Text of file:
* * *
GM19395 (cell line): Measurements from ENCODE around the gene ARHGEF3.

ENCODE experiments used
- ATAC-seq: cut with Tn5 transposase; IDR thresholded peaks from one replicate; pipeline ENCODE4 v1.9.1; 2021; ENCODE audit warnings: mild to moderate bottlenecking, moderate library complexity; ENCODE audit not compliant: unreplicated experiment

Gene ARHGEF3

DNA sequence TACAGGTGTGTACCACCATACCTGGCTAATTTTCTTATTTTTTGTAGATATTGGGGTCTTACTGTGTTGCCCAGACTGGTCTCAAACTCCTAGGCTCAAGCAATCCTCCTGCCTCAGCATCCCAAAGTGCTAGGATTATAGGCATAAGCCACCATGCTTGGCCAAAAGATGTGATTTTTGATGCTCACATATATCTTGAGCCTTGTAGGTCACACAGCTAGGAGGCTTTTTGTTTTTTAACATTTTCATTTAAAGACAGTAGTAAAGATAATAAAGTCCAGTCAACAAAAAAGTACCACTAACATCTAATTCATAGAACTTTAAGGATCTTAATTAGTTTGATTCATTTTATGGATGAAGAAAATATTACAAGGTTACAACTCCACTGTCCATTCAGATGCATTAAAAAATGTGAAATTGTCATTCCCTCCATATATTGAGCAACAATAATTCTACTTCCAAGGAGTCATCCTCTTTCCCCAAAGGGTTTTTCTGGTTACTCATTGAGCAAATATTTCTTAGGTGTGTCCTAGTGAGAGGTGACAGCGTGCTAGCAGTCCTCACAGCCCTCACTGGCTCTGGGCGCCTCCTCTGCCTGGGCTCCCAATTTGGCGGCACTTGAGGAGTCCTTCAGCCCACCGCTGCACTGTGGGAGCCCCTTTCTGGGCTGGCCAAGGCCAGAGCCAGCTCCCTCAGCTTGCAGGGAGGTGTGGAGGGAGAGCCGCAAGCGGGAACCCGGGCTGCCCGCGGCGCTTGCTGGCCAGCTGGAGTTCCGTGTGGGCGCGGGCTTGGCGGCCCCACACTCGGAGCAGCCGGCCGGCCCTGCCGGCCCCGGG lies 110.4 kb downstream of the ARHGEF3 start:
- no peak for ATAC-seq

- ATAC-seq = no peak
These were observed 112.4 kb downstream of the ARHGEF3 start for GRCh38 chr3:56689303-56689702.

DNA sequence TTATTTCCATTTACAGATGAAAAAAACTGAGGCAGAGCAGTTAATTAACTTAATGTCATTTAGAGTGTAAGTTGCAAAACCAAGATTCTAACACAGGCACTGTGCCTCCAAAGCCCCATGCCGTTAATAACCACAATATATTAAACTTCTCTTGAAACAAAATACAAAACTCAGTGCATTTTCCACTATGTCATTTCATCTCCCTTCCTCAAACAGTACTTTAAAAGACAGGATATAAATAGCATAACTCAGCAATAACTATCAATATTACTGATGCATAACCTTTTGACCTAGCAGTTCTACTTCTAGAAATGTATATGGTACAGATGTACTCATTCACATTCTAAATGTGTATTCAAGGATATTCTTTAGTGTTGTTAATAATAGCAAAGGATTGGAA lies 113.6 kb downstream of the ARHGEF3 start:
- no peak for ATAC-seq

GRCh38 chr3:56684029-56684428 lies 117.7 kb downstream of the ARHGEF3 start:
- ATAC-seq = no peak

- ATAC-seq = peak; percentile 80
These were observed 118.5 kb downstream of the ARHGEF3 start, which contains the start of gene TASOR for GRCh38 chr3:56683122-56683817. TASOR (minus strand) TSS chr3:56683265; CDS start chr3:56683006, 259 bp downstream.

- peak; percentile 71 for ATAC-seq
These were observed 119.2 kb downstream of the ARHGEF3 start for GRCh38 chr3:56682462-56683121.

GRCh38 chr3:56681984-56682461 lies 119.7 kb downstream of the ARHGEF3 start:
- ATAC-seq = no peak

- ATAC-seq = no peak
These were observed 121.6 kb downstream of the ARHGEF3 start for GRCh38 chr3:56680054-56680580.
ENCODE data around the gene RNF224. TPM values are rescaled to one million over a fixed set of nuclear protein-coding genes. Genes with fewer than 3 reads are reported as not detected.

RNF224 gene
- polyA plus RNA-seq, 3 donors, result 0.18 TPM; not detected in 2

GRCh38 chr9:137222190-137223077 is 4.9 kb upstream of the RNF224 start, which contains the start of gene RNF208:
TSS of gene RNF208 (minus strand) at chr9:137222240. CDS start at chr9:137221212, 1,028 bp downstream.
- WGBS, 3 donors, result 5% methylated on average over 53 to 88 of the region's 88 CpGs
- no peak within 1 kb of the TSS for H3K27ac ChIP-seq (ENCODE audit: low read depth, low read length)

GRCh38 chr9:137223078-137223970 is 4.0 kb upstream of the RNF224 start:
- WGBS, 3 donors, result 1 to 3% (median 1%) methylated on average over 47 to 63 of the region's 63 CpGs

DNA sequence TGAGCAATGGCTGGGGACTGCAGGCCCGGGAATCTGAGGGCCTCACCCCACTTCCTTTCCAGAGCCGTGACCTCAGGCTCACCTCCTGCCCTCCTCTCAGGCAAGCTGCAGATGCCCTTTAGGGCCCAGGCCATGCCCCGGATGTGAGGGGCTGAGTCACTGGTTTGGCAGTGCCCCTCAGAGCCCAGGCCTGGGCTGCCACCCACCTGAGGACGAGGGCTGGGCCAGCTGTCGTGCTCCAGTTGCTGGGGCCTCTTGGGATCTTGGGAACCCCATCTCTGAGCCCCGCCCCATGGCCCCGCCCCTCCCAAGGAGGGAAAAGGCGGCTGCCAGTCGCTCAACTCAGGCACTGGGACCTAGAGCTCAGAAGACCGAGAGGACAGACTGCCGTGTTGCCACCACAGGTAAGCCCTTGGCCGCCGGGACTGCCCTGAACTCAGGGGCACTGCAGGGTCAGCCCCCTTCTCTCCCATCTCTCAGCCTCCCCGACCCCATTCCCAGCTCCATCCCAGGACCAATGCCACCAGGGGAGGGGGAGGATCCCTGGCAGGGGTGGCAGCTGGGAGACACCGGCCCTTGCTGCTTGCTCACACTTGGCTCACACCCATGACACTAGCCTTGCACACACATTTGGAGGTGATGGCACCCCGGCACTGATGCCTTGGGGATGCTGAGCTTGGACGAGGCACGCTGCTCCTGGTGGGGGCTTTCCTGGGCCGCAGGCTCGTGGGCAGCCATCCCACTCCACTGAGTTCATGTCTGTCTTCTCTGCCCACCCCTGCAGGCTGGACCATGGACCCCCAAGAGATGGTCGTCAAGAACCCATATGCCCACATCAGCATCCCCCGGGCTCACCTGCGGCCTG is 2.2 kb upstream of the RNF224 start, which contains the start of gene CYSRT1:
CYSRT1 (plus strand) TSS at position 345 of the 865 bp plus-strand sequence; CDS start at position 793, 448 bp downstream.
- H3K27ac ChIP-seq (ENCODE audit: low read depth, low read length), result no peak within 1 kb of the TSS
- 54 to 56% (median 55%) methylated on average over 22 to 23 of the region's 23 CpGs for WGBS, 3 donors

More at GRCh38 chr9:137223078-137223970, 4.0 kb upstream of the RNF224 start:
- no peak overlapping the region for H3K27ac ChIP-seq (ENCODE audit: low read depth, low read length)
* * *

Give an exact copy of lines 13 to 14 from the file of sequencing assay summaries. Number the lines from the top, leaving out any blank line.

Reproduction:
- ATAC-seq = peak; percentile 80
These were observed 118.5 kb downstream of the ARHGEF3 start, which contains the start of gene TASOR for GRCh38 chr3:56683122-56683817. TASOR (minus strand) TSS chr3:56683265; CDS start chr3:56683006, 259 bp downstream.